NZ Landcare Trust and Westpac NZ have announced a partnership that will help community groups improve waterways around the country.
The Westpac Watercare Project means six $10,000 grants will be handed out each year to conservation projects. Westpac will provide the funding and work with NZ Landcare Trust to distribute it.
The Trust works within regional communities to support sustainable land and water care initiatives and projects throughout New Zealand.
NZ Landcare Trust CEO Dr Nick Edgar says the partnership will help local groups take action on key issues affecting our waterways.
“Many of our catchment areas are suffering from declining biodiversity, excess sediment buildup or poor water quality,” Dr Edgar says.
“We have roughly 106 catchment groups, 11 catchment collectives and 377 community Landcare groups, all of whom need varying degrees of support and funding to keep up their great work.
“With Westpac on board, they’ll be better-equipped to make practical and positive changes to their local environment. That could involve planting native trees, weed control, trapping more pests, or investing in water-monitoring equipment, among other important initiatives.”
Westpac NZ head of agribusiness Tim Henshaw says the bank is committed to helping protect and enhance awa (waterways) for the benefit of all communities.
“We all want to do our bit to look after our backyard. By supporting the Trust’s important work at the grassroots level, we’re helping everyday New Zealanders make a real difference in their area and contributing to a cleaner and healthier environment,” Henshaw says.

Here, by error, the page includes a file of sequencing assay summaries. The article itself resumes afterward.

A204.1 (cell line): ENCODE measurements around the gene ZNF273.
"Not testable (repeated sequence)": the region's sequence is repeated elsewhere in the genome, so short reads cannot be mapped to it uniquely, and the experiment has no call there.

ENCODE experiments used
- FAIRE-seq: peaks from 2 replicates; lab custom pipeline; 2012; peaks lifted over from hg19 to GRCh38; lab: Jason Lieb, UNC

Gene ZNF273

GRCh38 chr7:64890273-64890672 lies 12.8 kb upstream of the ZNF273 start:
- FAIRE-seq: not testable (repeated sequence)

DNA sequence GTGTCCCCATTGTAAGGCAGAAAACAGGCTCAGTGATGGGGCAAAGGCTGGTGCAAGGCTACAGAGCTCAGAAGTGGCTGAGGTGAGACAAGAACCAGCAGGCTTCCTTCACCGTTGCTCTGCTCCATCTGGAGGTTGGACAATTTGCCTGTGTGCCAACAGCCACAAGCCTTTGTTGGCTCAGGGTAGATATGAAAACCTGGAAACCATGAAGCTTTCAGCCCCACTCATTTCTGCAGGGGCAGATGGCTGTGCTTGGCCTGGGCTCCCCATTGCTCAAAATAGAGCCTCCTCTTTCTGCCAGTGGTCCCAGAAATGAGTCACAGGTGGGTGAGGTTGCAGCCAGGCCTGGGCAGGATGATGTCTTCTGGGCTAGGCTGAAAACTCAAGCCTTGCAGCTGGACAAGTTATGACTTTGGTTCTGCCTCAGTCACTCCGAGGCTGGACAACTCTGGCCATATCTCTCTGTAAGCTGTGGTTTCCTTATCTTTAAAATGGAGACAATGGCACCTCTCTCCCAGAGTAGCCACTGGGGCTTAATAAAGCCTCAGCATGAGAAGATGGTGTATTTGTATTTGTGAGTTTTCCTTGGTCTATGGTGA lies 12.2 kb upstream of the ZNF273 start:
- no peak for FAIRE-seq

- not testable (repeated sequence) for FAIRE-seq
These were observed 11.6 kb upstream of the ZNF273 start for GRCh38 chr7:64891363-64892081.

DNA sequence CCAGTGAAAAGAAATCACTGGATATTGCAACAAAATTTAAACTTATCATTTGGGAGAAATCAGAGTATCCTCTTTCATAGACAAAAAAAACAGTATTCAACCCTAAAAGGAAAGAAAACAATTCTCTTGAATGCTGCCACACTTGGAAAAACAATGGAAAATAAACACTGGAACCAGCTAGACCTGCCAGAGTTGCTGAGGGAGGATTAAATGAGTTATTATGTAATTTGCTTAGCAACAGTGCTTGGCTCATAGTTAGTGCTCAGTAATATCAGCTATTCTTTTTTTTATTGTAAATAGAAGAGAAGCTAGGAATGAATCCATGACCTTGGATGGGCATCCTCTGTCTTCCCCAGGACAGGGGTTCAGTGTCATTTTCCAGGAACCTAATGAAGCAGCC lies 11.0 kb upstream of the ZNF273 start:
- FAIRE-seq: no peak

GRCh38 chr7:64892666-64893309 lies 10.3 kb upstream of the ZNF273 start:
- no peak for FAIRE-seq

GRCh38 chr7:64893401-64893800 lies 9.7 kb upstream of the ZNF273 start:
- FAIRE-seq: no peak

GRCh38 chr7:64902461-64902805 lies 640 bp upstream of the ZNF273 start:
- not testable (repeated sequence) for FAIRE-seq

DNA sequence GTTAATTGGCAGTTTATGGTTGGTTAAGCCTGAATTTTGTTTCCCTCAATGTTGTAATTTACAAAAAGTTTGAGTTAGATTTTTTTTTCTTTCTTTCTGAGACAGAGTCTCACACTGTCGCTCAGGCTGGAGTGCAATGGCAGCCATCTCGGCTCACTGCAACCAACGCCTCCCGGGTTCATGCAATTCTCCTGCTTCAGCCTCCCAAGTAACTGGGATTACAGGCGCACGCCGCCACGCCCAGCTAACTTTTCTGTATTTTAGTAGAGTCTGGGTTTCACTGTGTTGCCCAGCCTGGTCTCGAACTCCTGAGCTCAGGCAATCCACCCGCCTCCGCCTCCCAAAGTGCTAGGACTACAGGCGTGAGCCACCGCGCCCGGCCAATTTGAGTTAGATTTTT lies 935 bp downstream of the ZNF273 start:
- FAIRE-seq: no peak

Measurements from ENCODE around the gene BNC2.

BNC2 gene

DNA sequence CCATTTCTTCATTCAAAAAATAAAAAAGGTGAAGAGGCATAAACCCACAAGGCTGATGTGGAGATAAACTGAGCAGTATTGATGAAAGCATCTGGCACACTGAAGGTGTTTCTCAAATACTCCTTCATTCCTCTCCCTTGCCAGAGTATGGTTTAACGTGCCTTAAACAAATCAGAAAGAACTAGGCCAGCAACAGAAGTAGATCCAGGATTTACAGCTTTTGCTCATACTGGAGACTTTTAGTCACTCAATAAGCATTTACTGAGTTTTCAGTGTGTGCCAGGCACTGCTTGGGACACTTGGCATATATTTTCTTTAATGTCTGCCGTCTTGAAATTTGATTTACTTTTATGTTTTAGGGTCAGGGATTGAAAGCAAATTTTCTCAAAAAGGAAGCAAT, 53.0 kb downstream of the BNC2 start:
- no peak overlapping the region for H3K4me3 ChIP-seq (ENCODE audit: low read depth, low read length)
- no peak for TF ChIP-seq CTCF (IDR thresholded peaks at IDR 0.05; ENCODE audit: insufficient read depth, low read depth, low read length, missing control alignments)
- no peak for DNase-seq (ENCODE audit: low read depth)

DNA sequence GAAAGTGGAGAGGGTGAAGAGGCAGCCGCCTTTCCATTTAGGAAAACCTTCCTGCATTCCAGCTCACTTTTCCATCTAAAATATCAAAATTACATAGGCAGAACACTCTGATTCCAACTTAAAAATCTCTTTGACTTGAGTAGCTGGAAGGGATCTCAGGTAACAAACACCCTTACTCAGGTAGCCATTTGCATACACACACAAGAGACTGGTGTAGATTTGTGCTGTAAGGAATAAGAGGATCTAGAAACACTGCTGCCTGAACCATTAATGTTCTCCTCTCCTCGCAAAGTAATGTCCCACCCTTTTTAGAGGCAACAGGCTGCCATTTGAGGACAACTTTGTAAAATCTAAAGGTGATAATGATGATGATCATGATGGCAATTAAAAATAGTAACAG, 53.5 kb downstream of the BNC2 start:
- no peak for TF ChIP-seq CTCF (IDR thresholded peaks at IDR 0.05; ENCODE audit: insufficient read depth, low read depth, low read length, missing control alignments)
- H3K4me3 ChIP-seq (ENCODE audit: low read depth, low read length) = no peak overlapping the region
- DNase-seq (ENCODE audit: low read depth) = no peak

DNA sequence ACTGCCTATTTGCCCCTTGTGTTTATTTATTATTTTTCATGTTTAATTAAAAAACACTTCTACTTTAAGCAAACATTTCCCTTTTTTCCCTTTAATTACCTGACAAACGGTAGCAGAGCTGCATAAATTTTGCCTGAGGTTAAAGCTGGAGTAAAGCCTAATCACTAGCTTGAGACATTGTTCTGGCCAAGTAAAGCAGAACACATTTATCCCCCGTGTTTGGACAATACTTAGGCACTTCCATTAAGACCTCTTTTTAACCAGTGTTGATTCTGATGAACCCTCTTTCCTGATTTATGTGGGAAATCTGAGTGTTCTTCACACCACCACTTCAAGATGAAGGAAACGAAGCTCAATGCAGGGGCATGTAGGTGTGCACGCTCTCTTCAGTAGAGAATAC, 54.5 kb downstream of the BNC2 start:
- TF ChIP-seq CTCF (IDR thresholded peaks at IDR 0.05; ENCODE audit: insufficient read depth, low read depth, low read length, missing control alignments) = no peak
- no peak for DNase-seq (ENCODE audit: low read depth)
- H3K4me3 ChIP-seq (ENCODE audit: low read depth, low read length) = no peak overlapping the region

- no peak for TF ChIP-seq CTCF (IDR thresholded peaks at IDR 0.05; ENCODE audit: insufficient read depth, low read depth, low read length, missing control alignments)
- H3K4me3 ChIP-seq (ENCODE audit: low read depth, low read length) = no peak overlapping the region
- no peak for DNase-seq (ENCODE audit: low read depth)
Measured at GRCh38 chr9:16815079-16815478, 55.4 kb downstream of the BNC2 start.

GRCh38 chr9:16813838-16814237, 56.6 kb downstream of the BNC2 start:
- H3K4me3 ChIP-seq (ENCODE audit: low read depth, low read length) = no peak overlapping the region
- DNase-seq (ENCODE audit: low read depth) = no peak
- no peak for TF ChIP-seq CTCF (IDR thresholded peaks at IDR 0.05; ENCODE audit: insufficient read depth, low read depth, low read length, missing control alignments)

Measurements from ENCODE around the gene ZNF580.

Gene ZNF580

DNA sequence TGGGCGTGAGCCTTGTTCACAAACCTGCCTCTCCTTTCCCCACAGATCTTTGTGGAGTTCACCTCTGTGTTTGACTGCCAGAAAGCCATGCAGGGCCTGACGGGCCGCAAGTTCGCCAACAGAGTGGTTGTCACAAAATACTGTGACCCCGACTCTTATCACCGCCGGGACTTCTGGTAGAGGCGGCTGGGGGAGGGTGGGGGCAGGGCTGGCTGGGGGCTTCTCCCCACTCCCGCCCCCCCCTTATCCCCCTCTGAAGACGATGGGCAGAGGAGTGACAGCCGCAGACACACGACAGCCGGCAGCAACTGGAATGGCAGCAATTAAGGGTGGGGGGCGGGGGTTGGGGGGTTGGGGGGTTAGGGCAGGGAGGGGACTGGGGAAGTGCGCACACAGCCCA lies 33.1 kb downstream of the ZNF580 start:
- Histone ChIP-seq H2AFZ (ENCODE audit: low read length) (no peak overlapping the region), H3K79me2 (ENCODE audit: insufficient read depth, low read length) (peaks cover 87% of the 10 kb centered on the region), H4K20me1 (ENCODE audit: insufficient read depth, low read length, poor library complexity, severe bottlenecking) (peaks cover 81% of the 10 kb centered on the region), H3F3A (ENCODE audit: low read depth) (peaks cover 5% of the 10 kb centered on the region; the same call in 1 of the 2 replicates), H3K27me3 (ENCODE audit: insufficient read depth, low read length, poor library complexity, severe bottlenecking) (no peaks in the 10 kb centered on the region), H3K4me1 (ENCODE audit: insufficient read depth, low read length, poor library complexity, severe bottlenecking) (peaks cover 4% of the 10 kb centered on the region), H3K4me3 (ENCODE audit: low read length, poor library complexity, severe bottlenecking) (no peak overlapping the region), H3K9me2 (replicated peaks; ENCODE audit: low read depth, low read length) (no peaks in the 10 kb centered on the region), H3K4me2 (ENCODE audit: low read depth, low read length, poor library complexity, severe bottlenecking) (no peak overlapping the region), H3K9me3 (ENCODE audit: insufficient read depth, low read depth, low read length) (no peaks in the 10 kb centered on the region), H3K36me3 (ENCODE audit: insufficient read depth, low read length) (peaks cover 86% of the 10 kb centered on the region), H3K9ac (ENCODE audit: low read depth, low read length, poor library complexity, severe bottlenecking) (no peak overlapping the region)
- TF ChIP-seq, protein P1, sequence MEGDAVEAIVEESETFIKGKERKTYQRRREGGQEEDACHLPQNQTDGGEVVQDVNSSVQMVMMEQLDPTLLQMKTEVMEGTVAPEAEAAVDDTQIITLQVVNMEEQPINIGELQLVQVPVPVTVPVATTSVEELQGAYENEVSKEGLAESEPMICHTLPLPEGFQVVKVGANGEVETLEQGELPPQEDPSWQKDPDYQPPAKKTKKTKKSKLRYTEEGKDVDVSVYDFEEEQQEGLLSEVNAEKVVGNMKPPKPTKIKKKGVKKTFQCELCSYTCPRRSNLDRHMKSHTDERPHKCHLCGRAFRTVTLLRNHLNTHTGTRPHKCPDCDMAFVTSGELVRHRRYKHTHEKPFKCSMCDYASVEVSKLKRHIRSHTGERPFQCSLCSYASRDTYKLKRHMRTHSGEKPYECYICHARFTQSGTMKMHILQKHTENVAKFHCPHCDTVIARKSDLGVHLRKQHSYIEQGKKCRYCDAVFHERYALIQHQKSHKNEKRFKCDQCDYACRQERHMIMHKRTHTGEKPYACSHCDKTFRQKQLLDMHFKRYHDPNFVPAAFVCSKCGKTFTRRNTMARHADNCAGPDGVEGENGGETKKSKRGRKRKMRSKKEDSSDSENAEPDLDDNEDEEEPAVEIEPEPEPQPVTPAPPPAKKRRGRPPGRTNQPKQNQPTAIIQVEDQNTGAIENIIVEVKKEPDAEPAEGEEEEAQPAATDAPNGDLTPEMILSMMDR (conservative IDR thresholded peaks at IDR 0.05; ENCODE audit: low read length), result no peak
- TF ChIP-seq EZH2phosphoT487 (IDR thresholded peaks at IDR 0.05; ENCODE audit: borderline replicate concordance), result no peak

“With more than 5,000 staff around the country, we already have a strong footprint in the regions, and this partnership will give our people opportunities to volunteer on projects, working hand in hand with local communities.”
The Eastern Whio Link, which aims to restore whio (blue duck) populations to East Coast rivers through extensive stoat trapping, recently became the first group to receive the $10,000 grant. Westpac ambassador Richie McCaw spent time working with the team near Gisborne last week and was impressed by their passion and dedication.
“It was great getting my hands dirty with some really committed locals and seeing their amazing work up close,” he says.
“For your average New Zealander, it can be hard to know where to start when it comes to conservation and cleaning up our environment, so it’s really cool to see Westpac working with local environmental groups to give everyone a chance to make a real difference.”
Five more recipients of the $10,000 grants will be announced in the coming weeks. Registrations for the 2023 Westpac Watercare Project will open next April, and groups can register their interest for a grant here.